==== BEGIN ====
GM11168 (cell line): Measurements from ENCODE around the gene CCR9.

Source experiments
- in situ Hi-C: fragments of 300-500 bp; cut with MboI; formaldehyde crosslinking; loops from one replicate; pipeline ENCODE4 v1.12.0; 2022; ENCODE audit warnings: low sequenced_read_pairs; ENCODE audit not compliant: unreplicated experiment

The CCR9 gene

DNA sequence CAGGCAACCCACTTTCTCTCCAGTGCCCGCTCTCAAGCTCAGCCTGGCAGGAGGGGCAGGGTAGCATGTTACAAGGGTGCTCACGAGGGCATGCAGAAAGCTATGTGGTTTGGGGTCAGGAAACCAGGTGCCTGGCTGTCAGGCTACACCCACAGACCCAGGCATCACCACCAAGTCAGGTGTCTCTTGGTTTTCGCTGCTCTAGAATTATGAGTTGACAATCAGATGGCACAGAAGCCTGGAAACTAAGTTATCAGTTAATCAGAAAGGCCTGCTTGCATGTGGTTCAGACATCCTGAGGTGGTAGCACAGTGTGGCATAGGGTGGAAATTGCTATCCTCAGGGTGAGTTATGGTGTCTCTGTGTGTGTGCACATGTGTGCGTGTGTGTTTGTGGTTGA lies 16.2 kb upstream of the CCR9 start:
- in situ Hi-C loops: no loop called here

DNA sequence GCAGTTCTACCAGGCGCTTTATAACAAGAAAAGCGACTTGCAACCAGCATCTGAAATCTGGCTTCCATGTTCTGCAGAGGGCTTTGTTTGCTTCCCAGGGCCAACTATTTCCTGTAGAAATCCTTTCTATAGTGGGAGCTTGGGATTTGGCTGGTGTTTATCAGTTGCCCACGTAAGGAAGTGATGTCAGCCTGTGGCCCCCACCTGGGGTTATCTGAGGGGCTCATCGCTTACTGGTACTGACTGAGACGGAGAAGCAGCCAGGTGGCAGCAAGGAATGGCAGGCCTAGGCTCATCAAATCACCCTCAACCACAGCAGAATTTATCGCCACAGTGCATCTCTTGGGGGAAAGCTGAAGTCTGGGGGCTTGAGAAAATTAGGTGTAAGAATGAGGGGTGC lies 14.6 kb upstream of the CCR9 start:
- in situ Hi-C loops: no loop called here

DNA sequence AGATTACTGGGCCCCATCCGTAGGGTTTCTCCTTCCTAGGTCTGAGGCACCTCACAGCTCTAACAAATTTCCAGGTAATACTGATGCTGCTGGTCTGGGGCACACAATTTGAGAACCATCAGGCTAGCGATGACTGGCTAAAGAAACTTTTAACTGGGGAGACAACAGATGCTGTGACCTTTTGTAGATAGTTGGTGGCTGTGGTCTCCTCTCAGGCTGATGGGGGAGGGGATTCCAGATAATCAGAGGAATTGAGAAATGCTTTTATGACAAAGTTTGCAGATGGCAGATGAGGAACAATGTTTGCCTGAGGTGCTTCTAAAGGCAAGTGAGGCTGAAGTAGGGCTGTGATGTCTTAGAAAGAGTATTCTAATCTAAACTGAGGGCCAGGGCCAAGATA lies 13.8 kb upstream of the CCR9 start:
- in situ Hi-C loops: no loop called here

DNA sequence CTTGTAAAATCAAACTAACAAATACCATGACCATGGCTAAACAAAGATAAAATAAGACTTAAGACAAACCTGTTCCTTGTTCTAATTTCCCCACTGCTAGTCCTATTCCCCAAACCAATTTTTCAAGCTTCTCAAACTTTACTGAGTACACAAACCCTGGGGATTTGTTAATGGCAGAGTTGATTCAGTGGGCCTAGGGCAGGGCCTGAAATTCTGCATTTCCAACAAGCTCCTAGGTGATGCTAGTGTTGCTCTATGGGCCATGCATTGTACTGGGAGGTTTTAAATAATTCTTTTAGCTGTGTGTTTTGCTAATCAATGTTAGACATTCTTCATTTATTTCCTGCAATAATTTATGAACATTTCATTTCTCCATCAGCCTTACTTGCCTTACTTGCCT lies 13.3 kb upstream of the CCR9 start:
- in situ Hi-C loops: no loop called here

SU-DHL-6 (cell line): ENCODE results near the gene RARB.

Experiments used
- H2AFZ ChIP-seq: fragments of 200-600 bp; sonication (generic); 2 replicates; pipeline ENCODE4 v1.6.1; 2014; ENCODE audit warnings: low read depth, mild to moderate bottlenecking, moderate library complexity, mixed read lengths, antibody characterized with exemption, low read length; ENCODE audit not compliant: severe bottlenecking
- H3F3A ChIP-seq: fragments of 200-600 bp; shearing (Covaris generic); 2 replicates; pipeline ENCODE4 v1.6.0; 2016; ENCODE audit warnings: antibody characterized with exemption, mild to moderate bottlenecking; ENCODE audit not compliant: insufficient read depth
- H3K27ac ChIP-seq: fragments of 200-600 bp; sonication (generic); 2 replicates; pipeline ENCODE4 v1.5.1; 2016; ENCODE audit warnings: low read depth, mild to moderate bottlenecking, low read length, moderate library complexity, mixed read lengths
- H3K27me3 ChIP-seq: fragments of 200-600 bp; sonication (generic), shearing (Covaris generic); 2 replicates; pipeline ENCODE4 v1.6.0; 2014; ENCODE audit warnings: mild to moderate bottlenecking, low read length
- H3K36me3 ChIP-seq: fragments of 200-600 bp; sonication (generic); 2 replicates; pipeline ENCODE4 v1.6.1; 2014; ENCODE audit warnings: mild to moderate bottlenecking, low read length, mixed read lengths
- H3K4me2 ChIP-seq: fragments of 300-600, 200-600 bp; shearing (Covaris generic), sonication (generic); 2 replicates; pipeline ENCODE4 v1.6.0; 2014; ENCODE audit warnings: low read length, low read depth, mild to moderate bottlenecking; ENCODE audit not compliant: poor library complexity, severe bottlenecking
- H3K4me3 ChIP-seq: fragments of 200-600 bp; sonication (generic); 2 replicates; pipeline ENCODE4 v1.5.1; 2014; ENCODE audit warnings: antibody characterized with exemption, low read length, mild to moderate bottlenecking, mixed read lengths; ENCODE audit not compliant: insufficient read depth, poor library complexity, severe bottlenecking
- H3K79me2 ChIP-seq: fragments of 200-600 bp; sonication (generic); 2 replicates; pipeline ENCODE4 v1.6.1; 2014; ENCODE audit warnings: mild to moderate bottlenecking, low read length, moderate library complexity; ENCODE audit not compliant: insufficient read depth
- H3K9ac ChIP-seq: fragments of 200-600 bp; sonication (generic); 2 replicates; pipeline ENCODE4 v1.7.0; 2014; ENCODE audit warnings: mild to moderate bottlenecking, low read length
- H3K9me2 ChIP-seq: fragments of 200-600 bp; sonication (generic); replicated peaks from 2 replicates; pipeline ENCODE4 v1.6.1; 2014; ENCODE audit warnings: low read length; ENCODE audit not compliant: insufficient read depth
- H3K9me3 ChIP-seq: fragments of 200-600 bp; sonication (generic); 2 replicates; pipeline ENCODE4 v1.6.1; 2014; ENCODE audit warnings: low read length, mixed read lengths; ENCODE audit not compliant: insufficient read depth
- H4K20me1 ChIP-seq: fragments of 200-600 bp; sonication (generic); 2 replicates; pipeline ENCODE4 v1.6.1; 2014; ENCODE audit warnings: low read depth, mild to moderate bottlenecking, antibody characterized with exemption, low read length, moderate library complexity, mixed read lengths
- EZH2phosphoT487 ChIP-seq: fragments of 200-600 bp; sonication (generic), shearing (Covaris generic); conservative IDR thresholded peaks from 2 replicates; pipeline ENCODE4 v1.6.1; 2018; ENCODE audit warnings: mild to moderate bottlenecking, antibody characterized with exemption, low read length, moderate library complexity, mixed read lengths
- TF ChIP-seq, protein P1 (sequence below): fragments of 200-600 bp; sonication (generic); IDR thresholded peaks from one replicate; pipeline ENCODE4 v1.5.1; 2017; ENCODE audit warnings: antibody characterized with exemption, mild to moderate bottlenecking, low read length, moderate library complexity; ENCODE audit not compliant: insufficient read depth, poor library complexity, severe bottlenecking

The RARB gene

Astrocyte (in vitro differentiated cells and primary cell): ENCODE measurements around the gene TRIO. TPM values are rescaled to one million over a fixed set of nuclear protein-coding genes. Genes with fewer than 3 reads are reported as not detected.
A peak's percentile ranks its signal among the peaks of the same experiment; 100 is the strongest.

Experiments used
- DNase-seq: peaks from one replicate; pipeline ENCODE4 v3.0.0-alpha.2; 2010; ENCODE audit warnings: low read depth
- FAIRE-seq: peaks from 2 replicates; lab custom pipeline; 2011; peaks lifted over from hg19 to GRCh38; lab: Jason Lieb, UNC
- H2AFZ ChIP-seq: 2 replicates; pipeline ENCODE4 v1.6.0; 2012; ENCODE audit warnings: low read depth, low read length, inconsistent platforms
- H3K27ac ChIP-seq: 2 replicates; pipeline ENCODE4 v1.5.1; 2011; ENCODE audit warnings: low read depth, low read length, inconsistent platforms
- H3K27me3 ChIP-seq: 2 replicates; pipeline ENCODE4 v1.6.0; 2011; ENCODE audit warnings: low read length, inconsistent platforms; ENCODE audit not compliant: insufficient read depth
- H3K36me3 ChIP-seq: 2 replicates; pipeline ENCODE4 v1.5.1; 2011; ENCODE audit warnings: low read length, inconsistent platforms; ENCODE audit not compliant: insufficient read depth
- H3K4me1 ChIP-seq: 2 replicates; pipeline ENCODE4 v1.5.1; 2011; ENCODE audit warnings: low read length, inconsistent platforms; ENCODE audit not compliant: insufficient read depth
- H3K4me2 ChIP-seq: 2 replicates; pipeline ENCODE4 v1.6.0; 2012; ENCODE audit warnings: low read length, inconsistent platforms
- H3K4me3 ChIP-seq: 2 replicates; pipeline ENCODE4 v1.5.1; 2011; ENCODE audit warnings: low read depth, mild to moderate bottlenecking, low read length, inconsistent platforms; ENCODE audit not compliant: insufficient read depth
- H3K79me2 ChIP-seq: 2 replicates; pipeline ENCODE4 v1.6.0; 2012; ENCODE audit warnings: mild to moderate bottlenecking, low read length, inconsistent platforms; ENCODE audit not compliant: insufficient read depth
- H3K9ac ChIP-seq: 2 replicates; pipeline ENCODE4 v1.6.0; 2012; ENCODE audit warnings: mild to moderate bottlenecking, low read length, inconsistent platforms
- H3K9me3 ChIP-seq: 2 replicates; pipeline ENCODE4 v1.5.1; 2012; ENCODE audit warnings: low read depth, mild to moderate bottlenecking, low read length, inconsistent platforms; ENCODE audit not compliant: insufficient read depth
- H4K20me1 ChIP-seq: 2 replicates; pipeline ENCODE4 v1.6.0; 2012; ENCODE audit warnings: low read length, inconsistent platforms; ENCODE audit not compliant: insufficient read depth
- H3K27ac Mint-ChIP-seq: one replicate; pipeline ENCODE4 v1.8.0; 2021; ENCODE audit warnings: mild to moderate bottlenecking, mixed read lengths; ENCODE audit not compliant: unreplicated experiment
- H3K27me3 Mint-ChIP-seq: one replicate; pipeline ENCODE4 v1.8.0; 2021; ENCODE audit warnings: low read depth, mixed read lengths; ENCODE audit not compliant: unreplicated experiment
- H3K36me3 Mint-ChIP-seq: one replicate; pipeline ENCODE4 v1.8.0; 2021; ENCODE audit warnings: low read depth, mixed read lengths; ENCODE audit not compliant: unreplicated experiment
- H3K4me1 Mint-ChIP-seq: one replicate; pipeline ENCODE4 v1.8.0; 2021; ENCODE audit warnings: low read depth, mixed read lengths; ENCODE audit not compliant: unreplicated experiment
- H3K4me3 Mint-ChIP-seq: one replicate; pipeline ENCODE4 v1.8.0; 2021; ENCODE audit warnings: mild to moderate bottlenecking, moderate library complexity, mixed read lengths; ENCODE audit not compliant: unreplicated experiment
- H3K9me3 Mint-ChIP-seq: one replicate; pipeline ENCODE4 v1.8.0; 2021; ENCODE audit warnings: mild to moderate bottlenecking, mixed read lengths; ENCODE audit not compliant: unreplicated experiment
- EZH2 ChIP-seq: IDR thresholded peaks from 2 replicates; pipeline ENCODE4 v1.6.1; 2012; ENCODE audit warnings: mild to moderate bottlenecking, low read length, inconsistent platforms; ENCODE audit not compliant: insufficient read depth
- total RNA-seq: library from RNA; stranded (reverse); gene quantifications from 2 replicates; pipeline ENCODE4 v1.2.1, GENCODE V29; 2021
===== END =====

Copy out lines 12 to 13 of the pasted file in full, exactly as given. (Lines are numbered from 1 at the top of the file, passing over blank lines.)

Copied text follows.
- in situ Hi-C loops: no loop called here

SU-DHL-6 (cell line): ENCODE results near the gene RARB.